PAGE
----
When students are asked to summarize interactions between Indian peoples and Euro-Americans on the North American continent, they often describe the relations as tenuous, violent, and one-sided, pointing to the “inevitability” of westward expansion and dispossession of Indian lands. Indians were often manipulated by treaties crafted by shrewd, greedy whites. While this interpretation has some merit, the simple explanation of warfare, deception, and removal does not tell the complete story and undermines the complexities of the relationship between Indian peoples and Euro-Americans from the time of contact to the present day. Historian Colin Calloway argues in “treaty after treaty Europeans and Americans produced documents…to justify, codify, and perpetuate their acquisition and occupation of America.” Indian leaders often understood written treaties had the authority to take away Indian lands, often referring to the process as “pen and ink witchcraft.” However, far from being “victims” Calloway maintains Indians participated in the treaty process in various ways including by signing the agreements, speaking out forcefully, displaying political shrewdness, negotiating, protesting, and at times fighting in the “courts of the conqueror.” Calloway reminds us that as “treaty making and treaty relations changed over time, multiple Indian nations negotiated with changing Euro-American governments in very different circumstances.” The collection of treaties below (both those used in this lesson as well as those available through the online sources cited), provide an opportunity for students and teachers to examine their assumptions about Native Americans and their white competitors and to explore challenging and changing relations which helped to build our nation. During this lesson, we will look at some specific ways treaty documents reflect attitudes Native American and colonial or US have towards themselves and one another. We will examine and analyze documents from three periods which reflect distinct stages in relations between particular Native groups and Euro-Americans. The first occurs during America's colonial period and attempts to establish boundaries between Natives and British settlers. The second commences the period of Native American "removal" from eastern lands to Indian Territory. The third reflects an attempt to "settle" the Plains and establish the reservation system.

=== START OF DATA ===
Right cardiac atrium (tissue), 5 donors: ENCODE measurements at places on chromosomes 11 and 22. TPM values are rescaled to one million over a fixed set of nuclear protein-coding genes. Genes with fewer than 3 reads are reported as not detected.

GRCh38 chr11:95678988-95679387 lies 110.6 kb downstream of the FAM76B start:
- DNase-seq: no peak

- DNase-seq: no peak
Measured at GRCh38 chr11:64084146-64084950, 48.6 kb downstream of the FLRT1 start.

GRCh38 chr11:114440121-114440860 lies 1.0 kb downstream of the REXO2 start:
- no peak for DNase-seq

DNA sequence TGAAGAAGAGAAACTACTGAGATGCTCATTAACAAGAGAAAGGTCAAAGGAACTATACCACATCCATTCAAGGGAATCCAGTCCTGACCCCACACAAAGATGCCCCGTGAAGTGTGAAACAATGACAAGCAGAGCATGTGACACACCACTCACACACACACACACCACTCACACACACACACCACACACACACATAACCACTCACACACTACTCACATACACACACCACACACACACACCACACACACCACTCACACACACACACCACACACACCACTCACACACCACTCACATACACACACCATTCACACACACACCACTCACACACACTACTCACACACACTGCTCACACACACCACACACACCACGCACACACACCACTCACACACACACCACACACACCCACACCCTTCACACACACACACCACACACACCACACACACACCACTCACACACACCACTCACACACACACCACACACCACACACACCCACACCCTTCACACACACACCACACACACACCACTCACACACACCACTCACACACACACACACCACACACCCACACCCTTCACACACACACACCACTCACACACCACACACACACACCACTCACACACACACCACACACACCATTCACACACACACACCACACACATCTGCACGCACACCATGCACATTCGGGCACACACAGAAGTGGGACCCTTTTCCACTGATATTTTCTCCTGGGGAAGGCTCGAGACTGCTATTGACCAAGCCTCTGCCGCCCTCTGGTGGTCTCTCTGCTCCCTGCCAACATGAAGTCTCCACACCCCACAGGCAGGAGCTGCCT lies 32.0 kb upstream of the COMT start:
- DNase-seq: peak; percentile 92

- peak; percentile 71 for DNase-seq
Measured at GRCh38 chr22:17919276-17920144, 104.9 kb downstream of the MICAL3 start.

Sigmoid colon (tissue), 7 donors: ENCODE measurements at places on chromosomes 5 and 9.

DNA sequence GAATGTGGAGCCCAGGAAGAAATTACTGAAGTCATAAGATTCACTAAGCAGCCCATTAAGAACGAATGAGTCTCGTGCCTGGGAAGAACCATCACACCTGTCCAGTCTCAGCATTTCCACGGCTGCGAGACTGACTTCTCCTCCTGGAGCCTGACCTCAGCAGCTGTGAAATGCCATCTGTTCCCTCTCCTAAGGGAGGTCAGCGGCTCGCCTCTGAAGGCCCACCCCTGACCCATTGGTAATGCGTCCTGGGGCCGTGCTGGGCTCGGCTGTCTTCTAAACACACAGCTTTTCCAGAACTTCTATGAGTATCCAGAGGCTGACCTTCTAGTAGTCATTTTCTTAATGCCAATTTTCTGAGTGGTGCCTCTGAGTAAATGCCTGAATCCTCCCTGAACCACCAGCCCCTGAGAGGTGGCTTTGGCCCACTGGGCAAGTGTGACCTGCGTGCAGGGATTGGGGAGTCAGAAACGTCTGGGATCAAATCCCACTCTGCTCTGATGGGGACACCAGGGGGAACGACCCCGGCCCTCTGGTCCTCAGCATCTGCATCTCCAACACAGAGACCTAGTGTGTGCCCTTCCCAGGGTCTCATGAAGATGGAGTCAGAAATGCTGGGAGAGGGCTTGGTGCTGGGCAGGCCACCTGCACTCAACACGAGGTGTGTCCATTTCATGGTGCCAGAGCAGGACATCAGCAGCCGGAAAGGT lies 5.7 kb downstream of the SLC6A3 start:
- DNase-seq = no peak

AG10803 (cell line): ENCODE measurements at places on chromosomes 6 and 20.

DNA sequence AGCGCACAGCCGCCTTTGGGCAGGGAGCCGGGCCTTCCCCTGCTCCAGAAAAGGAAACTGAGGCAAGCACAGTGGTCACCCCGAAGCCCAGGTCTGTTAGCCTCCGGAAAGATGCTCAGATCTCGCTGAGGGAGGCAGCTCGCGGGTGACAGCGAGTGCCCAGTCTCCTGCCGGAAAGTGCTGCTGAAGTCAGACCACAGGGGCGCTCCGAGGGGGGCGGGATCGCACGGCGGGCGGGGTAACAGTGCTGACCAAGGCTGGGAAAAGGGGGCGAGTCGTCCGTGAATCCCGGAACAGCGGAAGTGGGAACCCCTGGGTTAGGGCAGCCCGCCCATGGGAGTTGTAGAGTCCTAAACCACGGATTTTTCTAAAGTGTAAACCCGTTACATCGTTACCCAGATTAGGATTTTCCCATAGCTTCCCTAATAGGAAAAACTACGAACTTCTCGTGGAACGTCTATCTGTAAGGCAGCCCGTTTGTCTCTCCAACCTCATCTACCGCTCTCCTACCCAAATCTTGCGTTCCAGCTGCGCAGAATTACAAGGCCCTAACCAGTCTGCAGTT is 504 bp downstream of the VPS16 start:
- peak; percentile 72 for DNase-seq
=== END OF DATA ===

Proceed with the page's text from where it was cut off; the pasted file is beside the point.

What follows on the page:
The Bolles School
Jennifer J. Gomez